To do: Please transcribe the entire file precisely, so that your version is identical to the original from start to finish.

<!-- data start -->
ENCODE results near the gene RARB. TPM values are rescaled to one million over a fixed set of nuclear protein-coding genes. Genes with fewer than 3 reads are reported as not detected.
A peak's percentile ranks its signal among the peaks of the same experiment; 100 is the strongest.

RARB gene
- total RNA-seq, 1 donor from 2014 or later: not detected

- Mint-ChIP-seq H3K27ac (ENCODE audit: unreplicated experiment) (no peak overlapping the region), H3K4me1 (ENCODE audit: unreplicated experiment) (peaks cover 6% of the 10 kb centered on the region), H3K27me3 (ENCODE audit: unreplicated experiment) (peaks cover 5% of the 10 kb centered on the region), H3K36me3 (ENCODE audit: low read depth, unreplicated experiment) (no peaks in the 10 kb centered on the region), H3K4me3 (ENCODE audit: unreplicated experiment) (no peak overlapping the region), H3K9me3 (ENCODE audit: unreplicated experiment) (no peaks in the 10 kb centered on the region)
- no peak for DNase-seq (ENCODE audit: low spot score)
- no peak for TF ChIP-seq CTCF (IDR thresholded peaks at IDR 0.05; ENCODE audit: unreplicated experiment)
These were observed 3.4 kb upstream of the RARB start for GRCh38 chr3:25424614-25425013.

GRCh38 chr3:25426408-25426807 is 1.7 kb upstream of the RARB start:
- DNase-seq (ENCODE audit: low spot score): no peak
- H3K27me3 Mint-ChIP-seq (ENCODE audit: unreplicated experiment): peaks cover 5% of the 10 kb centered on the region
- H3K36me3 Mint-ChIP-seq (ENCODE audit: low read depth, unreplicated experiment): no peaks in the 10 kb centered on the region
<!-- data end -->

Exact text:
ENCODE results near the gene RARB. TPM values are rescaled to one million over a fixed set of nuclear protein-coding genes. Genes with fewer than 3 reads are reported as not detected.
A peak's percentile ranks its signal among the peaks of the same experiment; 100 is the strongest.

RARB gene
- total RNA-seq, 1 donor from 2014 or later: not detected

- Mint-ChIP-seq H3K27ac (ENCODE audit: unreplicated experiment) (no peak overlapping the region), H3K4me1 (ENCODE audit: unreplicated experiment) (peaks cover 6% of the 10 kb centered on the region), H3K27me3 (ENCODE audit: unreplicated experiment) (peaks cover 5% of the 10 kb centered on the region), H3K36me3 (ENCODE audit: low read depth, unreplicated experiment) (no peaks in the 10 kb centered on the region), H3K4me3 (ENCODE audit: unreplicated experiment) (no peak overlapping the region), H3K9me3 (ENCODE audit: unreplicated experiment) (no peaks in the 10 kb centered on the region)
- no peak for DNase-seq (ENCODE audit: low spot score)
- no peak for TF ChIP-seq CTCF (IDR thresholded peaks at IDR 0.05; ENCODE audit: unreplicated experiment)
These were observed 3.4 kb upstream of the RARB start for GRCh38 chr3:25424614-25425013.

GRCh38 chr3:25426408-25426807 is 1.7 kb upstream of the RARB start:
- DNase-seq (ENCODE audit: low spot score): no peak
- H3K27me3 Mint-ChIP-seq (ENCODE audit: unreplicated experiment): peaks cover 5% of the 10 kb centered on the region
- H3K36me3 Mint-ChIP-seq (ENCODE audit: low read depth, unreplicated experiment): no peaks in the 10 kb centered on the region